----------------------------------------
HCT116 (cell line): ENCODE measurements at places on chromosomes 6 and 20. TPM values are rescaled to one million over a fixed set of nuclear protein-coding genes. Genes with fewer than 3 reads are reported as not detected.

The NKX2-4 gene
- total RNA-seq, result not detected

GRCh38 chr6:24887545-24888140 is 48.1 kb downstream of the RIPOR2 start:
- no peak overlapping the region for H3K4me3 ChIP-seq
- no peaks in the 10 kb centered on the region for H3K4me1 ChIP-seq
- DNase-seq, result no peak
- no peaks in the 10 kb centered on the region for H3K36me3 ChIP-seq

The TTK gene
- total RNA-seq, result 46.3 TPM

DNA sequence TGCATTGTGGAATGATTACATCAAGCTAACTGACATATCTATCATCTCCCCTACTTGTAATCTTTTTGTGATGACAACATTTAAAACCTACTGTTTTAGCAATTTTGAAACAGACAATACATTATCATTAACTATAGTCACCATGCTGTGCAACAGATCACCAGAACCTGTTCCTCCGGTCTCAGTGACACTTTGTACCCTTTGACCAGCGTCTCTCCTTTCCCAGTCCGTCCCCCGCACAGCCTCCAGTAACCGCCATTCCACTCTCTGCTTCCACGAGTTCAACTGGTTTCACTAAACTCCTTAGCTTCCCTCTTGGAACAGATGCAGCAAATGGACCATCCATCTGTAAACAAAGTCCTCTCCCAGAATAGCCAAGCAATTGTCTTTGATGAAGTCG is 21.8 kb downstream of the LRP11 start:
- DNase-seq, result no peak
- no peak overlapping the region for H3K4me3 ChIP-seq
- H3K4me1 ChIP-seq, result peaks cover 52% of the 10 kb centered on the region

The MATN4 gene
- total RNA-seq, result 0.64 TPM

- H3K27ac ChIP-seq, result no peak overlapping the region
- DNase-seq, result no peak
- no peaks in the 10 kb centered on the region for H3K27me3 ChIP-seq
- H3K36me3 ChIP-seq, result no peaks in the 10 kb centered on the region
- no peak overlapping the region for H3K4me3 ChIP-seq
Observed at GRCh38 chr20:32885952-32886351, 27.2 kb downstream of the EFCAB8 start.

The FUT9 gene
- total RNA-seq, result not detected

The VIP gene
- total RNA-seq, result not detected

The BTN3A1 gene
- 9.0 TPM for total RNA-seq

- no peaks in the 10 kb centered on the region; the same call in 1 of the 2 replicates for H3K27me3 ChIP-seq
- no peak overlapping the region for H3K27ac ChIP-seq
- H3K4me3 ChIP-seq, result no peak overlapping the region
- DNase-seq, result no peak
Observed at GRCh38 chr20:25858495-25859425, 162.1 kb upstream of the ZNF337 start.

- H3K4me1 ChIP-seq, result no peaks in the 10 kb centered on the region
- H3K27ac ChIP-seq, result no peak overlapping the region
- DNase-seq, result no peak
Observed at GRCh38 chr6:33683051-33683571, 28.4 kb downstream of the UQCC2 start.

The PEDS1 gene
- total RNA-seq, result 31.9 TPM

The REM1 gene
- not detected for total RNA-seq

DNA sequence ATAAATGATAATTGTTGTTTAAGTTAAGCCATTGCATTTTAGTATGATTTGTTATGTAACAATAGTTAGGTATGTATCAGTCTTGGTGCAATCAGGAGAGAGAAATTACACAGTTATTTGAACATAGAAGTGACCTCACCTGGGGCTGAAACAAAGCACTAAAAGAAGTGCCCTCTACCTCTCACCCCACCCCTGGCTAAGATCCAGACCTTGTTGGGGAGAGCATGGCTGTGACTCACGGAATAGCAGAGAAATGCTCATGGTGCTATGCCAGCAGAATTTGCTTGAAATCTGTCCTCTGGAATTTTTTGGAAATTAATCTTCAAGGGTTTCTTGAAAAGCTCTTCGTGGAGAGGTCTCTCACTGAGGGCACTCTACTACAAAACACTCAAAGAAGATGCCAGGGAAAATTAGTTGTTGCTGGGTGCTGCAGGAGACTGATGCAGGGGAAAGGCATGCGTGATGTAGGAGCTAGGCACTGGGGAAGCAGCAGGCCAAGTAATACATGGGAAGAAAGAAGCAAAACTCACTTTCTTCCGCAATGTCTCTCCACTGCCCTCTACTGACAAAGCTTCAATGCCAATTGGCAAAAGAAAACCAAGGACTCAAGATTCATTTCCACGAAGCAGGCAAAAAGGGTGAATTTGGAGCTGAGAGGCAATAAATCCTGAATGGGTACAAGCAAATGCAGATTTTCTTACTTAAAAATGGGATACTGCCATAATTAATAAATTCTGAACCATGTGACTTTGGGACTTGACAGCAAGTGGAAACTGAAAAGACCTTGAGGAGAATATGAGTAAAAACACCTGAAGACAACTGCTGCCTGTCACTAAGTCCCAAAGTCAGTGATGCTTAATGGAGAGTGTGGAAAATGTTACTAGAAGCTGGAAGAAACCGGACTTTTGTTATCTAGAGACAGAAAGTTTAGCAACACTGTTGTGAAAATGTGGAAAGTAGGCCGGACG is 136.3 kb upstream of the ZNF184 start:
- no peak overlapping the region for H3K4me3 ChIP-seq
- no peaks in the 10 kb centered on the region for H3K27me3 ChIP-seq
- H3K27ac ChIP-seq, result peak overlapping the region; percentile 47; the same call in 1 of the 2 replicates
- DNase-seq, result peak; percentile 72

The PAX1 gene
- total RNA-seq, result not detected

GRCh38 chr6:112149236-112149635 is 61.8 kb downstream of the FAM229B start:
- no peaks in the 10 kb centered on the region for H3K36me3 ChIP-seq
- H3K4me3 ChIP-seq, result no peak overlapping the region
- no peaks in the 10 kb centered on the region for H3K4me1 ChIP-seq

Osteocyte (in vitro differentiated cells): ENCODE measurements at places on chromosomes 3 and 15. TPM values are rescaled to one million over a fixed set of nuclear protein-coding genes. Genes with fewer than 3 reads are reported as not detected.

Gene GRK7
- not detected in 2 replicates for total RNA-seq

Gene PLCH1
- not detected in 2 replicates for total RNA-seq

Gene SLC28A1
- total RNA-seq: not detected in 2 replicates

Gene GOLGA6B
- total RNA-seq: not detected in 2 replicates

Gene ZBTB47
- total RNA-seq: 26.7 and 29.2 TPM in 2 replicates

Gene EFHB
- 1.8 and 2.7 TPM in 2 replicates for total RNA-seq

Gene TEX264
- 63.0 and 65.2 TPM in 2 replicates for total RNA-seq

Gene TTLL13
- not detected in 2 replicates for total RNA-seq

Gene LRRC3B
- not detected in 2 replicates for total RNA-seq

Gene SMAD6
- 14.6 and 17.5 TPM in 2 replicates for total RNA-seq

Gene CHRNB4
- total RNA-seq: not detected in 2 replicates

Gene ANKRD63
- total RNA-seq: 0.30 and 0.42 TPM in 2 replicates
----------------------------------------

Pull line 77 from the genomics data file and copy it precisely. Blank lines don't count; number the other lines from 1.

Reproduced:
- total RNA-seq: 0.30 and 0.42 TPM in 2 replicates